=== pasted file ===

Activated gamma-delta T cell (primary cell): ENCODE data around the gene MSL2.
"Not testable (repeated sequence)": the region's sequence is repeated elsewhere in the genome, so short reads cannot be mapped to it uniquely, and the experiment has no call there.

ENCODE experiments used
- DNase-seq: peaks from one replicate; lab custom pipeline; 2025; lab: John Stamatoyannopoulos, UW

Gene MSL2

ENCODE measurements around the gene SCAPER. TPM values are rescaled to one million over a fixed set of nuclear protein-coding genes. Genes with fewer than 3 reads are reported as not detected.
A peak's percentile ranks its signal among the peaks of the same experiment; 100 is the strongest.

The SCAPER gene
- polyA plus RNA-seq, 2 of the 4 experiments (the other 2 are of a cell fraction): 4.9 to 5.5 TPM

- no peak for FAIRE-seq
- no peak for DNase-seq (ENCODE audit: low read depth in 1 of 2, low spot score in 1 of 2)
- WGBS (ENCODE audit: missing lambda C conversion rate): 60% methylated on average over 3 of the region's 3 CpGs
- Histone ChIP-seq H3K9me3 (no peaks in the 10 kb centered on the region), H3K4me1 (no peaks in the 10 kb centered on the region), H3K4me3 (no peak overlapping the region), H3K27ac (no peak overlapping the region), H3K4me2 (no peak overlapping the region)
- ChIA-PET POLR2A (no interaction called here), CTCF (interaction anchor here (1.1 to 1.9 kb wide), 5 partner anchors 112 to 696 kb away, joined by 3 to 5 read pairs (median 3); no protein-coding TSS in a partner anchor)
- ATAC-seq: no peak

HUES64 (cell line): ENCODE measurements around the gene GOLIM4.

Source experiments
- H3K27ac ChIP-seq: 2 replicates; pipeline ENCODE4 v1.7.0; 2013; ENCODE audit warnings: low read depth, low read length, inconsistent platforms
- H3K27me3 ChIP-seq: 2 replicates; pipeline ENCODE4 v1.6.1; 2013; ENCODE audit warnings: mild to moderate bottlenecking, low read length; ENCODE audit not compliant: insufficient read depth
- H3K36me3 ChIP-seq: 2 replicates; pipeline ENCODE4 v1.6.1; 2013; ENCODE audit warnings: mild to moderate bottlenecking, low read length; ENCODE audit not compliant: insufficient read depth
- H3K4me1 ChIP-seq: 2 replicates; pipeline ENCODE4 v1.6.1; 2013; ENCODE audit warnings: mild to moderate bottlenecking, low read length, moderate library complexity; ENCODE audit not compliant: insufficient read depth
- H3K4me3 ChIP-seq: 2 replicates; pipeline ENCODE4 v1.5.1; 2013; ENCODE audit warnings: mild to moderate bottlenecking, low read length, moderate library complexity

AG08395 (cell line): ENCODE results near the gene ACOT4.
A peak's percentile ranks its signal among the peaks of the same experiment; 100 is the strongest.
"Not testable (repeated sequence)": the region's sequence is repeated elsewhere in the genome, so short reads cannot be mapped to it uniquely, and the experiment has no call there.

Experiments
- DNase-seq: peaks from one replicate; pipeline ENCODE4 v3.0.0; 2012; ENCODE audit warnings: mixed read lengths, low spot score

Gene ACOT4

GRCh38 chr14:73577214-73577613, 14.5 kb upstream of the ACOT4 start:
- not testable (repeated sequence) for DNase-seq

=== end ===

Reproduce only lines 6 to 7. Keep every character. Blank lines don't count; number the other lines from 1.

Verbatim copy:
ENCODE measurements around the gene SCAPER. TPM values are rescaled to one million over a fixed set of nuclear protein-coding genes. Genes with fewer than 3 reads are reported as not detected.
A peak's percentile ranks its signal among the peaks of the same experiment; 100 is the strongest.